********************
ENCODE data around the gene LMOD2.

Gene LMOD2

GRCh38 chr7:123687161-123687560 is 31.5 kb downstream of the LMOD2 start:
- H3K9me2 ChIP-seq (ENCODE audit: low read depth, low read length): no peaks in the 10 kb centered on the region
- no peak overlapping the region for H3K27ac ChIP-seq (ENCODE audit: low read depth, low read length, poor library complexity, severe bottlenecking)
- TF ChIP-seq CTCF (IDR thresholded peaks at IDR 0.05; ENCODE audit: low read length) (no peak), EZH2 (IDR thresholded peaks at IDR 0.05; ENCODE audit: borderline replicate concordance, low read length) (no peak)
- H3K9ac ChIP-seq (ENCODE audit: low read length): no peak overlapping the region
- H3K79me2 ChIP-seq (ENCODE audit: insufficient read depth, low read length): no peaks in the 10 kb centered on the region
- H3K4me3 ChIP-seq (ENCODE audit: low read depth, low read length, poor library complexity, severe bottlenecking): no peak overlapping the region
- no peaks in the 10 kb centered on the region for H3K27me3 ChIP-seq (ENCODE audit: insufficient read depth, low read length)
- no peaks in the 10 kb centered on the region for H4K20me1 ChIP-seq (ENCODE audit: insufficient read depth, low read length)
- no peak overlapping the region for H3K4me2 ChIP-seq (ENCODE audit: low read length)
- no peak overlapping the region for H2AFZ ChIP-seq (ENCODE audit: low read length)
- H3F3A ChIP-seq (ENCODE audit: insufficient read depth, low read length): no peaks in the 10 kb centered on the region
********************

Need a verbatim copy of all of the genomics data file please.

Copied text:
ENCODE data around the gene LMOD2.

Gene LMOD2

GRCh38 chr7:123687161-123687560 is 31.5 kb downstream of the LMOD2 start:
- H3K9me2 ChIP-seq (ENCODE audit: low read depth, low read length): no peaks in the 10 kb centered on the region
- no peak overlapping the region for H3K27ac ChIP-seq (ENCODE audit: low read depth, low read length, poor library complexity, severe bottlenecking)
- TF ChIP-seq CTCF (IDR thresholded peaks at IDR 0.05; ENCODE audit: low read length) (no peak), EZH2 (IDR thresholded peaks at IDR 0.05; ENCODE audit: borderline replicate concordance, low read length) (no peak)
- H3K9ac ChIP-seq (ENCODE audit: low read length): no peak overlapping the region
- H3K79me2 ChIP-seq (ENCODE audit: insufficient read depth, low read length): no peaks in the 10 kb centered on the region
- H3K4me3 ChIP-seq (ENCODE audit: low read depth, low read length, poor library complexity, severe bottlenecking): no peak overlapping the region
- no peaks in the 10 kb centered on the region for H3K27me3 ChIP-seq (ENCODE audit: insufficient read depth, low read length)
- no peaks in the 10 kb centered on the region for H4K20me1 ChIP-seq (ENCODE audit: insufficient read depth, low read length)
- no peak overlapping the region for H3K4me2 ChIP-seq (ENCODE audit: low read length)
- no peak overlapping the region for H2AFZ ChIP-seq (ENCODE audit: low read length)
- H3F3A ChIP-seq (ENCODE audit: insufficient read depth, low read length): no peaks in the 10 kb centered on the region